With warmer weather on the horizon, anglers in Wisconsin are heading out to their garages and sheds to shake the dust off their fishing poles and tackle boxes. Some may be studying maps or Googling potential fishing sites; others may be rushing to stake out their favorite spot or keeping secret their honey hole. Regardless of what they’re fishing for, they are ready to get out to the water and enjoy that serene moment created when a fisherman throws that first cast after a long winter.

Early catch-and-release season for trout began in January and is just about to wrap up in early May, ushering in the general open season for trout and salmon in inland streams, springs and spring ponds. Opening day for all fishing in Wisconsin traditionally begins the first Saturday in May.

Brad Simms, a fisheries biologist with the Wisconsin Department of Natural Resources, has talked to several early season trout anglers who have reported successes in southwest Wisconsin streams already. Concerns stemming from high water last fall and snow melt early this spring have evaporated, with Simms expecting another good year for inland trout fishing.

Streams in southwest Wisconsin provide habitat for brown trout, brook trout and rainbow trout, although you may not find all these species in one stream. The Lower Wisconsin River Region and the northeastern portion of the Pecatonica River Region contain some of the most productive brown trout water in the Driftless Area, while brook trout are scarce in that area due to lack of good habitat for them.

Simms recommended a cluster of high-density streams in close proximity to each other located north of Military Ridge and State Highway 18. These mostly cold-water streams weave through northern Grant and Iowa counties, along with Richland, Vernon and Crawford counties, and offer diversity in their fish and landscape.

According to the 2019-2020 Guide to Wisconsin Trout Fishing Regulations, Simms and other fisheries biologists recommend the following streams in that grouping for their ability to produce fish and their ease of access: Big Spring Creek, Big Green River, Castle Rock Creek, Blue River and Borah Creek, all in Grant County.

Another popular grouping of trout streams in southwest Wisconsin can be found south of State Highway 18, Simms said. Most of these streams are warm-water streams, accessible in the Lancaster and Fennimore areas in Grant County, as well as streams in and around the Mineral Point area in Iowa County.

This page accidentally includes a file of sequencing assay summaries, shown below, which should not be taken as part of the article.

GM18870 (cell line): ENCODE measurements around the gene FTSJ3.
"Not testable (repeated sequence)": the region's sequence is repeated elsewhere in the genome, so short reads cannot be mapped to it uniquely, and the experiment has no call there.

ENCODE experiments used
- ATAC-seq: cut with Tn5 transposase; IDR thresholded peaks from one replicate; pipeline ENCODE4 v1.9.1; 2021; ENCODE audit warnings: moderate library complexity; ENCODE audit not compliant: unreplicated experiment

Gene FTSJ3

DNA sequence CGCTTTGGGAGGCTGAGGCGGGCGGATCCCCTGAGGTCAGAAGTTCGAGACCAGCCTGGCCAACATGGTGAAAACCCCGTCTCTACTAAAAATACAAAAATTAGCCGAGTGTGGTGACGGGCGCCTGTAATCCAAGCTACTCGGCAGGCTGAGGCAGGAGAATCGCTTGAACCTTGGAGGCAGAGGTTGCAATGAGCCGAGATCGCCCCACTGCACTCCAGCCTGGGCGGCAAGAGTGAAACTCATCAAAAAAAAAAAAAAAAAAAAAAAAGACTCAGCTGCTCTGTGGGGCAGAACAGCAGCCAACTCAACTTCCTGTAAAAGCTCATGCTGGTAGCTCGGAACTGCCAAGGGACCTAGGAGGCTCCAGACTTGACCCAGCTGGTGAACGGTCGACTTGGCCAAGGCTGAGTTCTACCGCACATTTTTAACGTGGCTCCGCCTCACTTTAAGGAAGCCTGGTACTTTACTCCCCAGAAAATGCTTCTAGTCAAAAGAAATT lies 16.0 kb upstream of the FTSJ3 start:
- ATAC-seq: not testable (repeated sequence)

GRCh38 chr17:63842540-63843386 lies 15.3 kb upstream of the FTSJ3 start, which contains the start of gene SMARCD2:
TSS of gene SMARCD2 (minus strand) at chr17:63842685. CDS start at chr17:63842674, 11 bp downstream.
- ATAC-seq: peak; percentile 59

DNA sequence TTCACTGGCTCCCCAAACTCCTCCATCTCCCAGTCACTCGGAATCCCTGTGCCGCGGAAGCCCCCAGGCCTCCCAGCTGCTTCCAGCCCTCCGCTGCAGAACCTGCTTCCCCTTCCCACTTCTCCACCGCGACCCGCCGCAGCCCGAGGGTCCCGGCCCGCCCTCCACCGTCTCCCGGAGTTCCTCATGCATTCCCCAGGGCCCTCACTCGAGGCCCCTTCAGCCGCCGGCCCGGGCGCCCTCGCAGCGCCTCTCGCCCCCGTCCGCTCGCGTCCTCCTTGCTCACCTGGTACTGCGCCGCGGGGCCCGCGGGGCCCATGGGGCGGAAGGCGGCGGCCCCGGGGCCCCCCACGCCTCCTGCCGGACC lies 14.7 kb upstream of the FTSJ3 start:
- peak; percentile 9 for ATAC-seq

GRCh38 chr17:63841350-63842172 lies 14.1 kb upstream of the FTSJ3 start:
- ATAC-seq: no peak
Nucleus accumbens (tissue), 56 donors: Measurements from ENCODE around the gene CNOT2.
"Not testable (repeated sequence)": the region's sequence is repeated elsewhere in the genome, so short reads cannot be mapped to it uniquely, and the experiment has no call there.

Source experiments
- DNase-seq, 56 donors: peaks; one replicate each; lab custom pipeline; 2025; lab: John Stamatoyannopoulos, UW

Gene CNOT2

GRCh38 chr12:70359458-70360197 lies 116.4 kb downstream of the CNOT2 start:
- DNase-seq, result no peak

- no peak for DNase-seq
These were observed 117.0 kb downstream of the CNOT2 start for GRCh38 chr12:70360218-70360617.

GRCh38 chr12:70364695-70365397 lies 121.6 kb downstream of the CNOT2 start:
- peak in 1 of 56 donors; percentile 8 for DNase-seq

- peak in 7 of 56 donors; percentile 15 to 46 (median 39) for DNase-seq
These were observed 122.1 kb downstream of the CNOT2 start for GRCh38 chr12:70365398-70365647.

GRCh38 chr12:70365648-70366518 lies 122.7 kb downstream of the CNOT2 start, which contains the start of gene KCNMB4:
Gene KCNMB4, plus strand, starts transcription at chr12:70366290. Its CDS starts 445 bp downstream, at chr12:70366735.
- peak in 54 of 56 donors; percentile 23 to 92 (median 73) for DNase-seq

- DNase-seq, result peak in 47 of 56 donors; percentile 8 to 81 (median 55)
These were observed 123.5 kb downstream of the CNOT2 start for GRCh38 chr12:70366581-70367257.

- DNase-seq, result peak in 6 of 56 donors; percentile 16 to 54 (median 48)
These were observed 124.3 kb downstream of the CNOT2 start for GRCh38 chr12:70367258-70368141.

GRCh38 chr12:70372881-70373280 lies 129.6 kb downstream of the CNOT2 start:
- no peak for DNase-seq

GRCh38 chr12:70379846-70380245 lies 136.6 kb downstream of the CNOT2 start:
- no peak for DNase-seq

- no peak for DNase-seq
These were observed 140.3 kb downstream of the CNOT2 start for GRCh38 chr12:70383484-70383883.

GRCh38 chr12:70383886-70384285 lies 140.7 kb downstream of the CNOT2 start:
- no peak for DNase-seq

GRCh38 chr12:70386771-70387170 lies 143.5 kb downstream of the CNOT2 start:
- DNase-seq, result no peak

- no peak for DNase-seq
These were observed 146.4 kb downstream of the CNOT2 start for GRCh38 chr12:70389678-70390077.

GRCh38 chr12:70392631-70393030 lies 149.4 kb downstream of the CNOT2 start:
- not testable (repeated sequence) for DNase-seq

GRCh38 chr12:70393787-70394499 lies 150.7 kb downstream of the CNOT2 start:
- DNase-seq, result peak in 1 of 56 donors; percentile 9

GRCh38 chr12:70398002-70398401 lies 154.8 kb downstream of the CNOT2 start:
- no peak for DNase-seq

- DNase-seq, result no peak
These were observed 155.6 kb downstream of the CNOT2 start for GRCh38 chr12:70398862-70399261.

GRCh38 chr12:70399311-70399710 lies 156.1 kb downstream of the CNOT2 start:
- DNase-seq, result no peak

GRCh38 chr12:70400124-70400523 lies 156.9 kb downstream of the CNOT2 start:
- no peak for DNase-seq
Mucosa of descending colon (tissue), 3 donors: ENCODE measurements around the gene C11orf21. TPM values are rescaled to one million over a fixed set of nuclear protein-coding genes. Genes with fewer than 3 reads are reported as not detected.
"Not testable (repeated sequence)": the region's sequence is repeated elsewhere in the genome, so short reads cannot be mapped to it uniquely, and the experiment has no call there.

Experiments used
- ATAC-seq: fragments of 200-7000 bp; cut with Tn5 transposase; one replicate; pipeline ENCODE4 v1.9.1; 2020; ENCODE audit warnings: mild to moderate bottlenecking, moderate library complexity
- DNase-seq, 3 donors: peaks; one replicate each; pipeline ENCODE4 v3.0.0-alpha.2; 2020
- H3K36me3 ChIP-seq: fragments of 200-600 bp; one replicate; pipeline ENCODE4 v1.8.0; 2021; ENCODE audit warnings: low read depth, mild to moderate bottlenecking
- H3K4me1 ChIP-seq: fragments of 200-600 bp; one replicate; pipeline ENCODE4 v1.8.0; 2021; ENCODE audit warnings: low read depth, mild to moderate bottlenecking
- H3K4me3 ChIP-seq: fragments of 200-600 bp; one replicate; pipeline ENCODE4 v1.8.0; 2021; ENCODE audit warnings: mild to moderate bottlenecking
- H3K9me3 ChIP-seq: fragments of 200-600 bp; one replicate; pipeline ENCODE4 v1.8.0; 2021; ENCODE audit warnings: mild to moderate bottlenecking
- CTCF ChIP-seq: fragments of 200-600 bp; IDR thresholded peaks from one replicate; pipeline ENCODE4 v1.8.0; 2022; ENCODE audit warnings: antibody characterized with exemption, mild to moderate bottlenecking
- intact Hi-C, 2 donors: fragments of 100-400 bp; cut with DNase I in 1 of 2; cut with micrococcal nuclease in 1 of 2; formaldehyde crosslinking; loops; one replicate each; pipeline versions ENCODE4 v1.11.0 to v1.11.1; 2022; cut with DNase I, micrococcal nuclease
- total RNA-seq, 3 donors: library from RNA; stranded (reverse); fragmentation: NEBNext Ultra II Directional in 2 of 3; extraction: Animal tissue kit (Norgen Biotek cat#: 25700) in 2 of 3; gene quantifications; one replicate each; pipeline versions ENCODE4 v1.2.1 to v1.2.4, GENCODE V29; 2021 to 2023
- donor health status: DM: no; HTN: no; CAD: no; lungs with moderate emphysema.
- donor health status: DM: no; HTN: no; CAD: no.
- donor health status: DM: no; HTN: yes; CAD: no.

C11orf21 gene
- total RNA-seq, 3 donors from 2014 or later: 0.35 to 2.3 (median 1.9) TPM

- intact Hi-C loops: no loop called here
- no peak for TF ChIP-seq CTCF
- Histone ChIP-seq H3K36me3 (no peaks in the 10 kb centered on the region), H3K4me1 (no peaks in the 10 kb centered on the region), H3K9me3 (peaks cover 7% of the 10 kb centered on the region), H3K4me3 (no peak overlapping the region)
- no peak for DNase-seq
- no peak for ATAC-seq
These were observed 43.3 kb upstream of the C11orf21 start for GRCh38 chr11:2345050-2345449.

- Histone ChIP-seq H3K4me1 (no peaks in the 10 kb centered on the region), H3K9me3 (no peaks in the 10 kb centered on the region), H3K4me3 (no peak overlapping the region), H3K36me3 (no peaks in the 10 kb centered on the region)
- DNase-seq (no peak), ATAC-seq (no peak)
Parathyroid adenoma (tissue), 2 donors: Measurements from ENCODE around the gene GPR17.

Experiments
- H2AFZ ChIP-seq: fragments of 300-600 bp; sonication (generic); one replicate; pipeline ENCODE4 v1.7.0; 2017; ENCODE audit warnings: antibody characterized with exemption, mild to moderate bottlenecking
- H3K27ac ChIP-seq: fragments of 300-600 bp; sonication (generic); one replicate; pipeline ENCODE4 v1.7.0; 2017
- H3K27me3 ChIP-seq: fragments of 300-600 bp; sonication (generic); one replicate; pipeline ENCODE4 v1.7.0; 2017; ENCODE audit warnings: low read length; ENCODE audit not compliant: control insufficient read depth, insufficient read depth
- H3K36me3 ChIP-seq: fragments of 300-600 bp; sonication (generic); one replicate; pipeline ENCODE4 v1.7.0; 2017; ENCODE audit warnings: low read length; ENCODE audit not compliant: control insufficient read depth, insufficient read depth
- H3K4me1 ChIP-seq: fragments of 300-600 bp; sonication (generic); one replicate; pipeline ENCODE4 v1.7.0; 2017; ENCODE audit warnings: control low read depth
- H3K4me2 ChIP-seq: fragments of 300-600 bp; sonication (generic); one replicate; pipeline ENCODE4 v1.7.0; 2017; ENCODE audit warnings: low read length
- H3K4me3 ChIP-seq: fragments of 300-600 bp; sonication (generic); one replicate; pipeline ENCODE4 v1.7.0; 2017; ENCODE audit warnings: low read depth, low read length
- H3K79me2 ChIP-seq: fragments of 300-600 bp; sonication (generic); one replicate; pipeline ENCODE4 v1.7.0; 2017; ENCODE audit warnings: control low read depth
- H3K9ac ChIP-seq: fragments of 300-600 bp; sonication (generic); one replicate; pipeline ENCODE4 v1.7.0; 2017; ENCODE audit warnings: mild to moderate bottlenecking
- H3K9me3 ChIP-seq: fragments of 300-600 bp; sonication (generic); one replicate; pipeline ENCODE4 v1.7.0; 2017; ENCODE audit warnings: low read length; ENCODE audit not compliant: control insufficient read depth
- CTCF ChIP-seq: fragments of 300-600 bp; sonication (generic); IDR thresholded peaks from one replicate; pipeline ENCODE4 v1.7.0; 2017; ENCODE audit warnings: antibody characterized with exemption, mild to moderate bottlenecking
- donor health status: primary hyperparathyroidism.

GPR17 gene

Fisheries biologists also recommend streams in eastern Iowa County and western Dane County, including Gordon Creek, Iowa County; and Black Earth Creek, Dane County. However, these streams are easily accessible by residents of Madison and surrounding communities, and with public access, can receive heavy fishing pressure. In fact, the DNR claims Black Earth Creek as one of the most heavily fished trout waters in the state.

Lafayette County also has some trout streams, but trout fishing is pretty limited in that area, Simms added.

Before planning a trout fishing trip, Wisconsin anglers can visit https://dnr.wi.gov/topic/Fishing/trout for a number of resources, including information on licensing, bag limits and accessibility. Maps are also available for download, and a new tool has been recently released to aid trout fishers.

The Trout Regulations and Opportunities User Tool, or T.R.O.U.T., was designed to help trout anglers find places to fish, but also includes information on trout regulations, classified trout waters, public land and DNR fishing easements. With more than 13,000 miles of trout streams in Wisconsin, the tool will help anglers explore trout waters easily from their phones.

The official Guide to Wisconsin Trout Fishing Regulations for 2019-2020 can also be downloaded from the DNR website and can also be requested when visiting local vendors offering licenses and stamps for anglers.

Those fishing for trout are required to have a Wisconsin fishing license as well as an inland trout stamp, Simms said. An interactive map of Wisconsin fishing license sales locations can be found at https://dnr.wi.gov/Permits/CSRSP/LicenseAgents.aspx if you’d like to purchase in person; licenses and stamps can also be purchased online through the DNR’s Go Wild website at gowild.wi.gov.